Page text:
Saturday, September 26, 2015

And Just What the Heck is ISS Anyway?

I'm really grateful for the following comment from Lisa in Germany (Oh my gosh!)

"Dear Mrs Bluebird,

maybe this is only interesting to me because I'm not from the US, but how does your ISS system work? Who sends students for what and for how long and what do they have to do to go back? Is there a protocol for repeating offenders?"

Suffice it to say, how ISS works in my building may not be the same as any other building in my district, my state or even within the entire United it's just one example.  But I'l try to explain our system at The School.

About 5-6 years ago, we partnered with Vanderbilt University and devised something called School Wide Positive Behavior Support (SWPBS) which is a system that encourages kids to do the right thing.  We had a lot of kids out of class because they were being suspended, and a lot of disruptive kids who made it nearly impossible to teach.  We have a pretty challenging population.  In any case, we pitched our old system of discipline referrals and implemented SWPBS.  The cool thing was that it was developed specifically for our building and our population so it's tailor made.  And it has really worked.

Kids start every nine week grading period with a clean slate.  We have a behavior matrix that tells kids how to be Respectful, Responsible, and Engaged in all the areas of school - the bus, the hallway, the cafeteria, the gym, and especially in the classroom.  Every year we teach the system to the kids, and we review it again every January.  Kids who do the right thing get rewarded with a school currency which they can use in the school store, or put into a drawing for a price.  (We've given away donated tickets to paintball as well as an NFL game so far this year).  They also get a reward party at the end of the grading period.

As for the kids who don't behave.  The teacher can issue a Classroom Intervention Referral for behaviors that are unacceptable.  This also involves contact with a parent (that can be the challenging part since we get so many disconnected or bad phone numbers.)  A copy of the CIR goes to Guidance, is input into a database system and every evening we get a report on how many CIR's a kid has earned in this grading period.  If a kid does something and it will be his/her fourth CIR, that gets bumped up to Administrative Discipline Referral.  And that means it goes to an Administrator.  The Administrator calls the kid in for a session and they have the option (within guidelines from the School Board and District Code of Conduct) to hand out the consequences.  It can be a counseling and warning session, a day or two of after school detention, or In School Suspension (which is me), or even suspension.  Parent contact occurs in all these situations.  (Or attempted parent contact.  See my comment about bad phone numbers above.)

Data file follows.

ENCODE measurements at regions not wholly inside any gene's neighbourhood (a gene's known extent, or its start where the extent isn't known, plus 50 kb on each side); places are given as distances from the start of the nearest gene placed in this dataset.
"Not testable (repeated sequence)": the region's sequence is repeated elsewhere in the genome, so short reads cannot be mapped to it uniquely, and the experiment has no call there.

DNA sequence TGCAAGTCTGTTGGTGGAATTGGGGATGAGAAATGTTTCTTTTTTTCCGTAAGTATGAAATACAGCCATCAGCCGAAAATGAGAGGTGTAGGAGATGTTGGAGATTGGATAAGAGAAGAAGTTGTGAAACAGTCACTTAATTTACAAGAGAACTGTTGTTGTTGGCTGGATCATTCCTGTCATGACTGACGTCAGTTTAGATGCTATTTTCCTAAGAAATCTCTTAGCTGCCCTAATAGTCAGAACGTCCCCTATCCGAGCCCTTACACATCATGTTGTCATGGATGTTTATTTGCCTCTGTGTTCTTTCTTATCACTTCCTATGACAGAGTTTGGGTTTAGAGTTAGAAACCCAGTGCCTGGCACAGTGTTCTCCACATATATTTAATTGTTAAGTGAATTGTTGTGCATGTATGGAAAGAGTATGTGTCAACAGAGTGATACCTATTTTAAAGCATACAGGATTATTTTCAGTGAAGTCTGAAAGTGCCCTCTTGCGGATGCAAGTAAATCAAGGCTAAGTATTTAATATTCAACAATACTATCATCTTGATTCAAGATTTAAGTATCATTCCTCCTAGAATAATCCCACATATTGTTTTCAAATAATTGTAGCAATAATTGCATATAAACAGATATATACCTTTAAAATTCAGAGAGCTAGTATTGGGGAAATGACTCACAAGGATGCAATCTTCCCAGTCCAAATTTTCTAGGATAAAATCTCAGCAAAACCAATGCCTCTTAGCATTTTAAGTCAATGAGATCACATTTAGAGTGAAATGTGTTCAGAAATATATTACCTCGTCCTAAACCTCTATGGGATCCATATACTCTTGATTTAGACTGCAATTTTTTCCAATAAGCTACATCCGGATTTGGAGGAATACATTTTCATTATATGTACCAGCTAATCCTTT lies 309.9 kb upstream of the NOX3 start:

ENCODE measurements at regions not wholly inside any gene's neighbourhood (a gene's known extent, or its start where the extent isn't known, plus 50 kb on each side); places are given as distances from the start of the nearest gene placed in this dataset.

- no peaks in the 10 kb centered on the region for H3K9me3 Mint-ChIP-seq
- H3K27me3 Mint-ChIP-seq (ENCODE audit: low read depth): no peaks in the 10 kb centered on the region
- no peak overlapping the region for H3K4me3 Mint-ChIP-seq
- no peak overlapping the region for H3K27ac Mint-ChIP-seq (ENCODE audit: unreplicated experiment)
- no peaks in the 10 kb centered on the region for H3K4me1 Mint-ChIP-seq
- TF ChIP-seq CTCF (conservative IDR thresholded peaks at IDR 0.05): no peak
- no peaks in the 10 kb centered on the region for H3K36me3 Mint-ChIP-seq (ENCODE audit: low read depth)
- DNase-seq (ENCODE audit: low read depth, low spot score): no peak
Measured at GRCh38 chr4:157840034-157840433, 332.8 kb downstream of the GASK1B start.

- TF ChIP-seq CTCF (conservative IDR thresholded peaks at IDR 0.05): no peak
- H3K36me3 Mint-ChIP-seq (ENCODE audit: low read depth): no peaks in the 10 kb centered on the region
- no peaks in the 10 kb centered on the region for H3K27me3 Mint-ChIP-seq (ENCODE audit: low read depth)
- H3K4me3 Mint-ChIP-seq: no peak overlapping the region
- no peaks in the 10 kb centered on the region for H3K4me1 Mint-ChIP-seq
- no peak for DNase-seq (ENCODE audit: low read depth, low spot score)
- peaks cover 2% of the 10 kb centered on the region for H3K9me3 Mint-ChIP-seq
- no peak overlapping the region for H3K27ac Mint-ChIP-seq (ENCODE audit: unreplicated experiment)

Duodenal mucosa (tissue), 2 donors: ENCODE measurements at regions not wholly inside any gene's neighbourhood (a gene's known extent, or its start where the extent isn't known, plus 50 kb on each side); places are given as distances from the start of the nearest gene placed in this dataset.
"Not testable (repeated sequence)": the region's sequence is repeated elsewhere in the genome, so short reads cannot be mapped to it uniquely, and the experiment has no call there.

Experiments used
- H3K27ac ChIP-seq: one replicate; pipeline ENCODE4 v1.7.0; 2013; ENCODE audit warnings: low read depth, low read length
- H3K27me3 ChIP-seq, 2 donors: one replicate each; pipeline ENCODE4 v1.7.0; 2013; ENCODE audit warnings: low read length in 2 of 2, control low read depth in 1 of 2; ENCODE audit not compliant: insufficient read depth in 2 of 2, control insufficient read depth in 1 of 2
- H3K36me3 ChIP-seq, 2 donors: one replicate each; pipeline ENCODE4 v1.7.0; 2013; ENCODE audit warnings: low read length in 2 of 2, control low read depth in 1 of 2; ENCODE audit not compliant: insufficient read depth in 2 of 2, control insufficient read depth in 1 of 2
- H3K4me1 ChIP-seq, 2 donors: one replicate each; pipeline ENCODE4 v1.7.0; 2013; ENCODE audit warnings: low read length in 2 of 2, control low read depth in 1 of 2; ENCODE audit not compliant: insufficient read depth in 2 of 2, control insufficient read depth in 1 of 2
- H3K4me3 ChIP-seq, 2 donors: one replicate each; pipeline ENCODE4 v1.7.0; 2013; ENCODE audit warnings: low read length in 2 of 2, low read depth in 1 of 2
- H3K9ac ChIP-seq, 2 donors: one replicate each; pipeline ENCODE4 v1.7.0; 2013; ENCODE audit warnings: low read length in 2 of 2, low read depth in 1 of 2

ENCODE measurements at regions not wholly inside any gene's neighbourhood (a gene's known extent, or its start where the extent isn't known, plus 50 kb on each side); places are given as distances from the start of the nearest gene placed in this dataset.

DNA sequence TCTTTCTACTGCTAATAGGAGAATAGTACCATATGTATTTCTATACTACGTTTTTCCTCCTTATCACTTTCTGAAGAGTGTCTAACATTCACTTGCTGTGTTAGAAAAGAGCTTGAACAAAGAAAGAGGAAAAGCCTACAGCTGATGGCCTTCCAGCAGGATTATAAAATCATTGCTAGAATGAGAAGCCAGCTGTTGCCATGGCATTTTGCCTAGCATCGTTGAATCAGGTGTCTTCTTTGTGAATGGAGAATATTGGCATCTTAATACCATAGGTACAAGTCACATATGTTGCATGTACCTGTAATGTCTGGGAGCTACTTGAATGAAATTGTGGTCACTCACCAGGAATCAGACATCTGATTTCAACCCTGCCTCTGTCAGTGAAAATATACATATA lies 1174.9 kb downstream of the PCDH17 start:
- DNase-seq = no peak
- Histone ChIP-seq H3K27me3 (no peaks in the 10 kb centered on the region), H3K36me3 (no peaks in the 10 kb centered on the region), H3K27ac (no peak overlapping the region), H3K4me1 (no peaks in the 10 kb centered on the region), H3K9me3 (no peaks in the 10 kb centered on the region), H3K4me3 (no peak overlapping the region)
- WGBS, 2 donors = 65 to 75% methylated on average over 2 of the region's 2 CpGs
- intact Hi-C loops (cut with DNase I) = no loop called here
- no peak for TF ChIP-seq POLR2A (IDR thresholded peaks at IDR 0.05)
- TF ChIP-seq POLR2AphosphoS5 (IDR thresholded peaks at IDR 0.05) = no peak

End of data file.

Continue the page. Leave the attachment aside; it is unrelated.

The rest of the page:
If a kid ends up in ISS with me, the stay can be anywhere from one to four days (or longer, we've just haven't had anyone past four days this year.)  Most kids seem to land in my room for 2-3 days. ISS is, for some of them, the best study hall they'll ever have because it gives them a chance to get caught up on work (most kids in ISS also have academic issues) in a quiet place with help (from me or my aide).  In order to get released they need to complete all their assignments and behave.  It's actually pretty simple.

I have had my share of repeat offenders and some of them are about to find themselves in something we call BSA, or Behavior Support Academy.  Coach Math handles this unit and whereas I'm sort of the School Momma type, he's the stern, disapproving School Dad type.  It's a totally different experience.  It's our version of alternative school; the kids wear a uniform of white shirt and tan pants, are isolated from the student population, do chores and cleanup around school (weed the flower beds, sweep the cafeteria, package and distribute donations for our food program, and more).  They also get a counseling session every afternoon after lunch. (My kids eat lunch with this group and also get in on the counseling if the numbers aren't too big - the idea is to stop the behaviors that get them in ISS and BSA.)   Kids are assigned to BSA for a 30 day period of time.  Once they complete that time, they do an exit session, and then are released back to their regular classes under a 25 point contract.  If they screw up and earn 25 discipline points, the next step is Alternative School run by the district downtown.  

So that's where it stands at The School.  

1 comment:

Lisa said...

Dear Mrs. Bluebird,

I was hoping for a quick response and really surprised so read an extra blog post about my question! Thank you so much for taking the time and explaining you system. It sounds like a good plan. During my job training in a secondary school (I only worked in elementary school since then)I saw a system that was a little similar. It was called a "training room" or "Arizona room" and seemed to be copied from an US program. You could send misbehaving students to a room, but the problem was that there was not one teacher/social worker assigned to this room. Sometimes there was a teacher and sometimes there wasn't and even with a schedule you had students who you had sent to the room coming back and telling you, that no one was there. So it wasn't very effective. I think there was just not a lot of funding for the program.

I have read your blog for many years (maybe 4 or 5) and am very happy that you started posting again more often! Thank you it's always very interesting how school works in other parts of the world!